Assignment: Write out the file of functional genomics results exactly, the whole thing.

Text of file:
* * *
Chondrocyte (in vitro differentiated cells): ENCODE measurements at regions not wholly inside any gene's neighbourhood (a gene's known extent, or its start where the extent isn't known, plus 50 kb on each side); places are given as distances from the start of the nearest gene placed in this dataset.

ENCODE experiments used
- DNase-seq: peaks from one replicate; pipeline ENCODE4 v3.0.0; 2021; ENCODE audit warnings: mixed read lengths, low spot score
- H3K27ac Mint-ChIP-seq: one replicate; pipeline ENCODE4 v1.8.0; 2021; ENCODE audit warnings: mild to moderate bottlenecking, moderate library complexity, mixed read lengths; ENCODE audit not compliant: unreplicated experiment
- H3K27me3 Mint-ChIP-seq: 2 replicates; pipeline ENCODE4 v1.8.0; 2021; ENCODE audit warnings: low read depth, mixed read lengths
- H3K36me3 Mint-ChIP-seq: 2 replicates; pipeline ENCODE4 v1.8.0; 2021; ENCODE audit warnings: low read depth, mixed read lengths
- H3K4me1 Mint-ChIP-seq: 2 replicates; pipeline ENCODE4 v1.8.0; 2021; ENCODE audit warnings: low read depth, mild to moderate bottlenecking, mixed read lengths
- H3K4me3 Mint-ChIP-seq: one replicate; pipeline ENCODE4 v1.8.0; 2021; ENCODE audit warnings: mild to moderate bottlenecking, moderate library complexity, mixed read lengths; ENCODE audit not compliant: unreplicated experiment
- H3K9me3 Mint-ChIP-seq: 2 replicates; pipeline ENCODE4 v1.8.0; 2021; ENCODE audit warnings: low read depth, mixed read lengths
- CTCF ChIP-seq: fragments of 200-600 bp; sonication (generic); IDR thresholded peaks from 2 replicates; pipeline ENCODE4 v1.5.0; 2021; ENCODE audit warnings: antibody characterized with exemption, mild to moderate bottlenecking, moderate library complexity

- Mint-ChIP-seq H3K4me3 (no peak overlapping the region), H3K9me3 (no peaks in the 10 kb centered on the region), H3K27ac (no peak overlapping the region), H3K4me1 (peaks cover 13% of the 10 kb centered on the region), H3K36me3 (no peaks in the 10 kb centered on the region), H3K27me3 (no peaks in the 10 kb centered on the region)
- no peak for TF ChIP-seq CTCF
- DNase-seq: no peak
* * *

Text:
Chondrocyte (in vitro differentiated cells): ENCODE measurements at regions not wholly inside any gene's neighbourhood (a gene's known extent, or its start where the extent isn't known, plus 50 kb on each side); places are given as distances from the start of the nearest gene placed in this dataset.

ENCODE experiments used
- DNase-seq: peaks from one replicate; pipeline ENCODE4 v3.0.0; 2021; ENCODE audit warnings: mixed read lengths, low spot score
- H3K27ac Mint-ChIP-seq: one replicate; pipeline ENCODE4 v1.8.0; 2021; ENCODE audit warnings: mild to moderate bottlenecking, moderate library complexity, mixed read lengths; ENCODE audit not compliant: unreplicated experiment
- H3K27me3 Mint-ChIP-seq: 2 replicates; pipeline ENCODE4 v1.8.0; 2021; ENCODE audit warnings: low read depth, mixed read lengths
- H3K36me3 Mint-ChIP-seq: 2 replicates; pipeline ENCODE4 v1.8.0; 2021; ENCODE audit warnings: low read depth, mixed read lengths
- H3K4me1 Mint-ChIP-seq: 2 replicates; pipeline ENCODE4 v1.8.0; 2021; ENCODE audit warnings: low read depth, mild to moderate bottlenecking, mixed read lengths
- H3K4me3 Mint-ChIP-seq: one replicate; pipeline ENCODE4 v1.8.0; 2021; ENCODE audit warnings: mild to moderate bottlenecking, moderate library complexity, mixed read lengths; ENCODE audit not compliant: unreplicated experiment
- H3K9me3 Mint-ChIP-seq: 2 replicates; pipeline ENCODE4 v1.8.0; 2021; ENCODE audit warnings: low read depth, mixed read lengths
- CTCF ChIP-seq: fragments of 200-600 bp; sonication (generic); IDR thresholded peaks from 2 replicates; pipeline ENCODE4 v1.5.0; 2021; ENCODE audit warnings: antibody characterized with exemption, mild to moderate bottlenecking, moderate library complexity

- Mint-ChIP-seq H3K4me3 (no peak overlapping the region), H3K9me3 (no peaks in the 10 kb centered on the region), H3K27ac (no peak overlapping the region), H3K4me1 (peaks cover 13% of the 10 kb centered on the region), H3K36me3 (no peaks in the 10 kb centered on the region), H3K27me3 (no peaks in the 10 kb centered on the region)
- no peak for TF ChIP-seq CTCF
- DNase-seq: no peak